It was suggested this week that so much extra milk is being produced by farmers desperate to oversupply their way out of the dairy price crash that it would fill a line of tankers from London to Scotland. Perhaps some of those tankers will be heading in the direction of public buildings if Defra delivers on its latest promise?
Many farmers have borrowed their way back from the brink, or the other way, to ruin, in the last year as they registered record-breaking lending from banks totalling £17.8bn, but ultimately real, sustainable solutions are a must to release the unrelenting pressure on this battling industry.
Any new outlet for British produce therefore has to be welcomed and so it was of great encouragement to find Elizabeth Truss standing in front of thousands of farmers at the NFU’s conference in Birmingham this week announcing that an extra £400m of British food is to be served across the public sector that was formerly sourced from overseas.
The changes will be seen at schools, hospitals, government departments and military canteens, while all 30m cartons of long-life milk served in our prisons each year will come from UK dairy herds from April. Environment Secretary Truss talked about using a Top Trumps style “scorecard” system to judge which homegrown products offer the best value for money.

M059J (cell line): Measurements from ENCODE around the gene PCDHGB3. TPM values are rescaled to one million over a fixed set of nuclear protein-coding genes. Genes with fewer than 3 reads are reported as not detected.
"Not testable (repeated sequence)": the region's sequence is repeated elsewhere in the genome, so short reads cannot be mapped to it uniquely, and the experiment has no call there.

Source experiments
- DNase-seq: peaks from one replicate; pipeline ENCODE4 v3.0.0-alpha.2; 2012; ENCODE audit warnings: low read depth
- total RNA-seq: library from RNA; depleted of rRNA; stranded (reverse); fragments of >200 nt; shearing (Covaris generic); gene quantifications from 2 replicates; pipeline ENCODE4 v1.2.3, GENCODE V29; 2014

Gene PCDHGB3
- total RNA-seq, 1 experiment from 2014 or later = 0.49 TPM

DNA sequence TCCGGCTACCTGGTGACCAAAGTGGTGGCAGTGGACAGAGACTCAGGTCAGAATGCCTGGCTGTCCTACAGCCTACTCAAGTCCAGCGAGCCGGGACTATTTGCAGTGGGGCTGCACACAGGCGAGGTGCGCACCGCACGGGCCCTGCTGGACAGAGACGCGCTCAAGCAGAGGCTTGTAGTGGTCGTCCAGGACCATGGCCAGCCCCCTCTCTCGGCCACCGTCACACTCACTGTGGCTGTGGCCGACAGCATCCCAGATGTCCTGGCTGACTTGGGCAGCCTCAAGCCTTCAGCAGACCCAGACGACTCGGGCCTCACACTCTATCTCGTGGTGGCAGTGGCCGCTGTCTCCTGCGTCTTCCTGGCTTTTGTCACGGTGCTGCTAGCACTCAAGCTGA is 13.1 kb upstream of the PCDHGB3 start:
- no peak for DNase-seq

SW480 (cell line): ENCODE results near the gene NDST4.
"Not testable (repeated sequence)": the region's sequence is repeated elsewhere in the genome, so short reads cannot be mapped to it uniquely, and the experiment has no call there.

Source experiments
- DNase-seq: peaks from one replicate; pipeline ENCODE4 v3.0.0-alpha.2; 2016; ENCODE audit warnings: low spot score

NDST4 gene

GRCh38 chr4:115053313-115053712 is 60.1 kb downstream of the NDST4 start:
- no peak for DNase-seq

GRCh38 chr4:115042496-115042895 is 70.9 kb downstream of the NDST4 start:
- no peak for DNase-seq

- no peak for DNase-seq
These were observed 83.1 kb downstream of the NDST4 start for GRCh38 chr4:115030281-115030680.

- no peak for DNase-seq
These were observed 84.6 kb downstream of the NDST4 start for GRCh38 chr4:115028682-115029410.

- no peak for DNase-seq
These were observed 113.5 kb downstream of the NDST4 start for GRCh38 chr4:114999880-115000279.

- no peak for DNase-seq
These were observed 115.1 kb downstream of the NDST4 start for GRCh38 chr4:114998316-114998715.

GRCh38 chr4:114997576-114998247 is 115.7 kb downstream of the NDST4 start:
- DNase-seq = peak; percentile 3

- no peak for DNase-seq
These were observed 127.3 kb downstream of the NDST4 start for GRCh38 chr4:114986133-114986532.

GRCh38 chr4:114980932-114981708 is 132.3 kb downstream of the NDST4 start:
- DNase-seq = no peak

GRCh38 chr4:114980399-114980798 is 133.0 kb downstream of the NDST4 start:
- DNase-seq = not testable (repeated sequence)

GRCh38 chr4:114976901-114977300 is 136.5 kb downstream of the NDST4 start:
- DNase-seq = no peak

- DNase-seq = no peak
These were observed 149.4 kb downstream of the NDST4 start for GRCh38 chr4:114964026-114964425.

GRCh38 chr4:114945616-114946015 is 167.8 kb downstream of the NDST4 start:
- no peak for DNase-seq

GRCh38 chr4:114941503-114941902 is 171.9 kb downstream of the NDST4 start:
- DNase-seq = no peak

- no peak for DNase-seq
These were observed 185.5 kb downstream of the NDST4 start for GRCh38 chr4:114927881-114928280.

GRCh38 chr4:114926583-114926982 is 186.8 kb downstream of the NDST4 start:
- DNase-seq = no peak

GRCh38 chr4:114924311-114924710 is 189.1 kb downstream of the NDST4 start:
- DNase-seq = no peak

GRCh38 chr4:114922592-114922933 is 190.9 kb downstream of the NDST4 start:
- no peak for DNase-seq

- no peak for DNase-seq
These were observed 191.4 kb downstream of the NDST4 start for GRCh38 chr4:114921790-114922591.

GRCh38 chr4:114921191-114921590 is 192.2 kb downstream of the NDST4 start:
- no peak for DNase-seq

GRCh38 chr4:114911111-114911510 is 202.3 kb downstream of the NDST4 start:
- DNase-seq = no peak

A policy that Defra’s top brass agree on it seems, announced in a week when its ministers revealed they weren’t on the same wavelength when it comes to the EU referendum: Truss opting ‘In’, Farming Minister George Eustice wanting ‘Out’ and Under Secretary of State Rory Stewart yet to declare. Their divergent viewpoints seem broadly representative of a farming public that is still to make up its mind, however keen it is to make an informed decision.
Around 200 farmers packed into a Brexit debate hosted by the Future Farmers of Yorkshire group recently and it has prompted the Yorkshire Agricultural Society to stage another discussion this month, this time in Leyburn.
The NFU has warned that British farming cannot carry on in the same vein it has in recent years; taking a pummelling from global markets, but the union’s own top team have signed up for more punishment themselves following their re-election by members this week. No easy task lies ahead but farmers never have been the sort to throw in the towel.